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Dozens killed in Syrian airstrike; North Carolina holds fast to bathroom law; Alvarez requests recuse.

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illustration by Sophie Lucido Johnson

illustration by Sophie Lucido Johnson


Dozens of Civilians Killed in Syrian Airstrike

At least 28 people were killed in an airstrike Thursday on a camp for displaced civilians of Syria, according to reports from the BBC News and Democracy Now. The attack took place in the Idlib province, near the Turkey border. Because the airstrike targeted a civilian camp, the U.N. has told officials that it may be considered a war crime, although it is still unclear who ordered the strike. Reports from the ground say that the plane seemed to be either Syrian or Russian. This attack follows an announcement of a truce brokered by Russia and the United States. The truce had brought some degree of peace to the city of Aleppo; but at the same time, Syrian President Bashar al-Assad sent a message to Russian President Vladimir Putin that he would not budge in his pursuit of total victory over the rebel forces in the city. In Aleppo, fights over the past two weeks have left about 300 people killed.


North Carolina Treads Water on Bathroom Law

A law limiting bathroom access for transgender people in North Carolina has brought forth travel boycotts and mass protest across the country, as well as a warning from the government that federal funds to the state may be shut off. The law, which has prompted a national cultural debate, forbids people to use public restrooms that do not match the gender listed on their birth certificates. Despite an explosive outpouring of objection to the law, the Republican leaders of North Carolina’s General Assembly said they would not meet a Monday deadline set by the Justice Department to potentially suspend the law. The Obama administration has implied that federal aid may be withheld from the state, contending that the law violates the Civil Rights Act of 1964. According to a recent analysis by the Williams Institute, the law puts more than $4.8 billion in federal funding at risk — which could impact education, career services, health care, and housing.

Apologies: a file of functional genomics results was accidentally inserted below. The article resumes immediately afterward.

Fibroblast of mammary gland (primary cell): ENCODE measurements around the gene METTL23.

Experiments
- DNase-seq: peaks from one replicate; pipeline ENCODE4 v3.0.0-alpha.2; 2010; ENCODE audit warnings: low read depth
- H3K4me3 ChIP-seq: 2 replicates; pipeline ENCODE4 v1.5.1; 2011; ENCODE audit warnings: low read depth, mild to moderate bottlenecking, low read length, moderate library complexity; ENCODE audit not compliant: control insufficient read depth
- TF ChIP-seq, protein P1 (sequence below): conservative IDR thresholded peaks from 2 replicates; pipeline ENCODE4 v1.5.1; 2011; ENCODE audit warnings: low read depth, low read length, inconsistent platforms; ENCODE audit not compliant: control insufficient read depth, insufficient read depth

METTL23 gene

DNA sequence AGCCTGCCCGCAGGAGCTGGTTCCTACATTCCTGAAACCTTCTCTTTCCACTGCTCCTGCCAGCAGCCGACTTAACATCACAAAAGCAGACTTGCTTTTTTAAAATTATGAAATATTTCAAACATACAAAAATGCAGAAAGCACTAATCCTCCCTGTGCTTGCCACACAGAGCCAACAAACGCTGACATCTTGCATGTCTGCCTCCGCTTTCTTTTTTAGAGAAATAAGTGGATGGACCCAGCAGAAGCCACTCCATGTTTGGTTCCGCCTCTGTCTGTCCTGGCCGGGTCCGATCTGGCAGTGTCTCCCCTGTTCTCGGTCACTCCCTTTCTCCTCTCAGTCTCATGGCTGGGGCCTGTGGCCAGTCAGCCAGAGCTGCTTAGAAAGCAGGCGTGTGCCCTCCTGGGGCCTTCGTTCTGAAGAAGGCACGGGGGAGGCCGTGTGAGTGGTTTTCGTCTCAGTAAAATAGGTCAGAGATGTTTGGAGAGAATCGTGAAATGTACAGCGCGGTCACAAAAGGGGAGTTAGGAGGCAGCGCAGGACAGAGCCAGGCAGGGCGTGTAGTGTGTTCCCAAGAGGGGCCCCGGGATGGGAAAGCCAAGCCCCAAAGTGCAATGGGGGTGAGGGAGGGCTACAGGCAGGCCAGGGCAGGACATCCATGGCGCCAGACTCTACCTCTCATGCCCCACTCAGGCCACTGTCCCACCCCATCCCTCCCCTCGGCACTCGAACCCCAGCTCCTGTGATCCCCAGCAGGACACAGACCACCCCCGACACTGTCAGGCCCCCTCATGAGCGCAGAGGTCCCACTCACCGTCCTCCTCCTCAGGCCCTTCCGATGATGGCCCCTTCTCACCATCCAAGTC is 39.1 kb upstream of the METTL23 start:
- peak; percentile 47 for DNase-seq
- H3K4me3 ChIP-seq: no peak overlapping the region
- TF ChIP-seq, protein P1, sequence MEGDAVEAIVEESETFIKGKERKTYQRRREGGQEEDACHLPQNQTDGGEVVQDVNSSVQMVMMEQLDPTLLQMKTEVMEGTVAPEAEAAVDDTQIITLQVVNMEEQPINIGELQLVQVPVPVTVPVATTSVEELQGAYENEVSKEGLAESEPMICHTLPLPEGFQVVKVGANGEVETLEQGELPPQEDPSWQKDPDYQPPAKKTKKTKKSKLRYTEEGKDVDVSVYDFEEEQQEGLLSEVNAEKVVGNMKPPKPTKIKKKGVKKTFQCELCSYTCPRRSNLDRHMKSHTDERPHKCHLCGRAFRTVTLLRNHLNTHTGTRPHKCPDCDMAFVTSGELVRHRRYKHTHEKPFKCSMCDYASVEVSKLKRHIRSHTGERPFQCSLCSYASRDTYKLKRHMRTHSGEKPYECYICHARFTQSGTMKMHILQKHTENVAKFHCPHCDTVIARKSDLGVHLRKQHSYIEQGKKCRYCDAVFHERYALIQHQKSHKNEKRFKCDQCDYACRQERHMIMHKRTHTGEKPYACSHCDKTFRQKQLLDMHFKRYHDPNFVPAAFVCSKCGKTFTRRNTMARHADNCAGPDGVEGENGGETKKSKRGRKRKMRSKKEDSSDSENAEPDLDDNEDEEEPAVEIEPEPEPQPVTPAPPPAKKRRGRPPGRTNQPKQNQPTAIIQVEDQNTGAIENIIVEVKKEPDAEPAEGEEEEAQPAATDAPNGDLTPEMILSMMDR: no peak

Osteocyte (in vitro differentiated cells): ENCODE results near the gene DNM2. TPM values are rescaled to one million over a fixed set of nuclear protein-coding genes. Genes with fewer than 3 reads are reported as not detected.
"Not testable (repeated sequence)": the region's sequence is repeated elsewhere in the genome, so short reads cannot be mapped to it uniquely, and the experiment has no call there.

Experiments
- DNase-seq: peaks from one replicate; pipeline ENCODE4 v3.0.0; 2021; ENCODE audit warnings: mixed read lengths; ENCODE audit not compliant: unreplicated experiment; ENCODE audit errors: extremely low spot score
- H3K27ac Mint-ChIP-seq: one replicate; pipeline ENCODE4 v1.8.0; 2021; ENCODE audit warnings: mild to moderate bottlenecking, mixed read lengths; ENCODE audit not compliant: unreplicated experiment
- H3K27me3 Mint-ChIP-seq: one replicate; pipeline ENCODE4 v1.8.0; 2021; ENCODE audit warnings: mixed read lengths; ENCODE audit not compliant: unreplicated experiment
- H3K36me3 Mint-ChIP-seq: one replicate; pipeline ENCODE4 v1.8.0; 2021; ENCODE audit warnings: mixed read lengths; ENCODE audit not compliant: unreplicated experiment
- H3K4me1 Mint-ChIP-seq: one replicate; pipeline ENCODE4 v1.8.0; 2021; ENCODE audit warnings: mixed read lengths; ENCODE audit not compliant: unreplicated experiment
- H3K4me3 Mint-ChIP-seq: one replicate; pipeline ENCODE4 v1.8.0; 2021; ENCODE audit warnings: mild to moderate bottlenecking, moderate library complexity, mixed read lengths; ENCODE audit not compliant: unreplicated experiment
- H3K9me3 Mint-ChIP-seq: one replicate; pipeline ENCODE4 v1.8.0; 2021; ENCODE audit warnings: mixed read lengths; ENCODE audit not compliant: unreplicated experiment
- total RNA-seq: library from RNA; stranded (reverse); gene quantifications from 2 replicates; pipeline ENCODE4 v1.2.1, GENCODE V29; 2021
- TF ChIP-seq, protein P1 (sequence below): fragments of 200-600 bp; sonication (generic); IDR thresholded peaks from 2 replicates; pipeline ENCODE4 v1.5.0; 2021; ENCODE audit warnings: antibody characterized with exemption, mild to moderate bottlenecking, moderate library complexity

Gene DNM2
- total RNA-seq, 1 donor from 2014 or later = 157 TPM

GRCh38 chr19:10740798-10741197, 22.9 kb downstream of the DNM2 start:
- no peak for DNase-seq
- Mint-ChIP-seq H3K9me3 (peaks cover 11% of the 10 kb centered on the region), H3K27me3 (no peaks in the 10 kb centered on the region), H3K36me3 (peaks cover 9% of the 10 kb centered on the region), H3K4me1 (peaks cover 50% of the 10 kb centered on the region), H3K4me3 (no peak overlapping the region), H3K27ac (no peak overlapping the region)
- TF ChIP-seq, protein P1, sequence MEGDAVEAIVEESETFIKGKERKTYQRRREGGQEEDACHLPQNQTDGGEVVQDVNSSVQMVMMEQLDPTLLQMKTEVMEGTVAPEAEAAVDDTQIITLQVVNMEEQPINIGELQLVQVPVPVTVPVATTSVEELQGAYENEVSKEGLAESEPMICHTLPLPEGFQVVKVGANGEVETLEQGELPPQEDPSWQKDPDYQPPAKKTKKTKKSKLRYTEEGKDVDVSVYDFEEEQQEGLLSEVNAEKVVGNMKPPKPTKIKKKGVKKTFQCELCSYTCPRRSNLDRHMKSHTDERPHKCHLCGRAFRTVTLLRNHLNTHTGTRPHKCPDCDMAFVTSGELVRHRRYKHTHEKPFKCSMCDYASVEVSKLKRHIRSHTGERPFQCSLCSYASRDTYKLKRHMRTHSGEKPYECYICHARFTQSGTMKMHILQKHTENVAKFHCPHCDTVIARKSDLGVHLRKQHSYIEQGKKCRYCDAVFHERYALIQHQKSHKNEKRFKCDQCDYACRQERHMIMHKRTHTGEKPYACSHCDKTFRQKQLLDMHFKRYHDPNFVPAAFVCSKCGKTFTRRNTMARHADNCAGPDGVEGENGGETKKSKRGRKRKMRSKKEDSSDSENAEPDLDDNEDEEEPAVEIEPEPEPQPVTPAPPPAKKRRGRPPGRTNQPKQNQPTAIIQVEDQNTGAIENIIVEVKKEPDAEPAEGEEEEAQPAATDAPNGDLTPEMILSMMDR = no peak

Alvarez Requests Recuse from Van Dyke Prosecution

Anita Alvarez, who recently lost her bid to serve another term as Cook County’s State’s Attorney, has asked to recuse herself from the prosecution of Chicago police officer Jason Van Dyke, who was charged with the murder of Laquan McDonald. Alvarez has received widespread criticism for her mishandling of the case; her office did not release video footage of the shooting until almost a year after its occurrence. In March, Kim Foxx defeated Alvarez for the State Attorney position by almost 30 percentage points, indicating the overwhelming public frustration with the State Attorney’s office over the past year. Originally, Alvarez insisted that she had no conflict of interest in the case, and opposed activists who wanted it to be handled by a special prosecutor. However, in a statement issued on Thursday, Alvarez shifted her position, saying in a statement, “It will help to avoid unnecessary legal delays and provide continuity in the handling of this very important and complicated case.” Foxx commented that the call for a special persecutor was “clearly the appropriate decision in this case.” The hearing on the matter is set for June 2.

Sophie Lucido Johnson is the editorial advisor for F, and has written for The Guardian, VICE, Jezebel, The Nation, and others. She makes a ton of pie.
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